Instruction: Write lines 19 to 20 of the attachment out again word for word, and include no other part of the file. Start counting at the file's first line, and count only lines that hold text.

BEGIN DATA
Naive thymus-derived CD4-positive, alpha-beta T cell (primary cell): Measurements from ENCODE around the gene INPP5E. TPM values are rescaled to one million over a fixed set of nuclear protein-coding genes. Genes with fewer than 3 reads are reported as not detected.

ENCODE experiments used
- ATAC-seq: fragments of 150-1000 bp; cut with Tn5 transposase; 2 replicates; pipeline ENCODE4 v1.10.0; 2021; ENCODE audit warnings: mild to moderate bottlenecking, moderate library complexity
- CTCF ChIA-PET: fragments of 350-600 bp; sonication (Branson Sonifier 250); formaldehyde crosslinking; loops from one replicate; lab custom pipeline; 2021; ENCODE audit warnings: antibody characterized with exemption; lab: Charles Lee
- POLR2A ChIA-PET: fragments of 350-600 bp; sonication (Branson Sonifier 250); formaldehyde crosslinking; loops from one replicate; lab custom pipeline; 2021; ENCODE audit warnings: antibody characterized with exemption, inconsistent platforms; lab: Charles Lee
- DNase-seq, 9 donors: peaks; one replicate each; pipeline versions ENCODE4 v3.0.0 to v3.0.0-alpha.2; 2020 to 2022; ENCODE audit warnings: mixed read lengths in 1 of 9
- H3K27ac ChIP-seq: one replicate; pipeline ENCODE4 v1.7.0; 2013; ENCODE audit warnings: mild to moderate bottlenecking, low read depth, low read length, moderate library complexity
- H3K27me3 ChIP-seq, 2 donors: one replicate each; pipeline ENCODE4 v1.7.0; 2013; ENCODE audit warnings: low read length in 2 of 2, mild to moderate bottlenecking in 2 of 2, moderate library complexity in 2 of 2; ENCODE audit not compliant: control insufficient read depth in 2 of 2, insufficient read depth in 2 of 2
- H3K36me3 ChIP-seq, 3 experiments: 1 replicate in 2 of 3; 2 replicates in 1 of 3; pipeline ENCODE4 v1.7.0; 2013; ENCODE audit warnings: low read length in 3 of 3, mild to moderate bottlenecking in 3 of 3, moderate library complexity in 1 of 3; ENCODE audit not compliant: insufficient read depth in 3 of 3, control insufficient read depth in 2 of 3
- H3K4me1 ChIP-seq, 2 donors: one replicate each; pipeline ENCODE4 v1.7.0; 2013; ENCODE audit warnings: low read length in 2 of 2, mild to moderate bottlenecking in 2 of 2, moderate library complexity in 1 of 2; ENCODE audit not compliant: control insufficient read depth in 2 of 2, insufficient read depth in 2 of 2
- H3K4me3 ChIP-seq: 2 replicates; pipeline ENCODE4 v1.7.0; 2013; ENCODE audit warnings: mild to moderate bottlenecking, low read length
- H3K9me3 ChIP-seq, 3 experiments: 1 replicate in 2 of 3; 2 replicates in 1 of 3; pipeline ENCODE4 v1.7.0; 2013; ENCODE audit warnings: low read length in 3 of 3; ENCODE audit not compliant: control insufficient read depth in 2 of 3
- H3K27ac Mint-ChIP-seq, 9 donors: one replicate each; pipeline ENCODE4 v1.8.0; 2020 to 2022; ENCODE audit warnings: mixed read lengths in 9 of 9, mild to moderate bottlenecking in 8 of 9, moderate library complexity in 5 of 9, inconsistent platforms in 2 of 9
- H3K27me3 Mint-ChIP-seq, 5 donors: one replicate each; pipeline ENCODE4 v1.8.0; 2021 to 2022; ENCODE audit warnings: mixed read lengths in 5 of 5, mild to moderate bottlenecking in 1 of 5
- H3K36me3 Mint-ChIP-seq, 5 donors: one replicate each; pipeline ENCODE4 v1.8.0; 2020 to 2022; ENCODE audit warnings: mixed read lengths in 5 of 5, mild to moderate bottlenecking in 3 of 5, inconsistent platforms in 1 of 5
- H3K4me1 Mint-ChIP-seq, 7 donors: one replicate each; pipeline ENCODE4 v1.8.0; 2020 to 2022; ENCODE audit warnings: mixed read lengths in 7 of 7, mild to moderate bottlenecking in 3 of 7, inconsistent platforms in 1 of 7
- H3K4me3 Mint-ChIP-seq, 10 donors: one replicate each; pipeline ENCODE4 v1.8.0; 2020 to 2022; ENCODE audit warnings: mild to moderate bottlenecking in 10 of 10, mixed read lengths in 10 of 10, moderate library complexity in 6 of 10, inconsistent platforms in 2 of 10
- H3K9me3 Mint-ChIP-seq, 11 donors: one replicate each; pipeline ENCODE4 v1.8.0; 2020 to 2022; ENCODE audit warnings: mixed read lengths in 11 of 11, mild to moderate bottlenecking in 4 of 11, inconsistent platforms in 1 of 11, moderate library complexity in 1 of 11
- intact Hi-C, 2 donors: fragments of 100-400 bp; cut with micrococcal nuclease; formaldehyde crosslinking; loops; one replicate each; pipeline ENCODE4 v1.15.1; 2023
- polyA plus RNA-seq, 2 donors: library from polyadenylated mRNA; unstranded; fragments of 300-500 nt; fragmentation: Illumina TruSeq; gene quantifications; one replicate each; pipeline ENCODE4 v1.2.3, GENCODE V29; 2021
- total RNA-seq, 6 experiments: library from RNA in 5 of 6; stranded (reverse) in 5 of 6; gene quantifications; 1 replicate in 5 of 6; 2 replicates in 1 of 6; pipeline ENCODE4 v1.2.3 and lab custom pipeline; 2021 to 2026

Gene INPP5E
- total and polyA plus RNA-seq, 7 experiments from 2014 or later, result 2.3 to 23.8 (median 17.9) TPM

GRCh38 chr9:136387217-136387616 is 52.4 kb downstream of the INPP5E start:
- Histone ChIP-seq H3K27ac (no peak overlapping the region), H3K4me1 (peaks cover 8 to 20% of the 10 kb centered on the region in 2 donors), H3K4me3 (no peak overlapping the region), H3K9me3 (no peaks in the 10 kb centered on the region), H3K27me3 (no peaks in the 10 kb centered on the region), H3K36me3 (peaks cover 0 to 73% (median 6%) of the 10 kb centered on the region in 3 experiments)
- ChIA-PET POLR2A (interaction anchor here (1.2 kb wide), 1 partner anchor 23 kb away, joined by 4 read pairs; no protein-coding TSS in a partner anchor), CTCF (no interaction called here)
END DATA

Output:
- intact Hi-C, 2 donors: fragments of 100-400 bp; cut with micrococcal nuclease; formaldehyde crosslinking; loops; one replicate each; pipeline ENCODE4 v1.15.1; 2023
- polyA plus RNA-seq, 2 donors: library from polyadenylated mRNA; unstranded; fragments of 300-500 nt; fragmentation: Illumina TruSeq; gene quantifications; one replicate each; pipeline ENCODE4 v1.2.3, GENCODE V29; 2021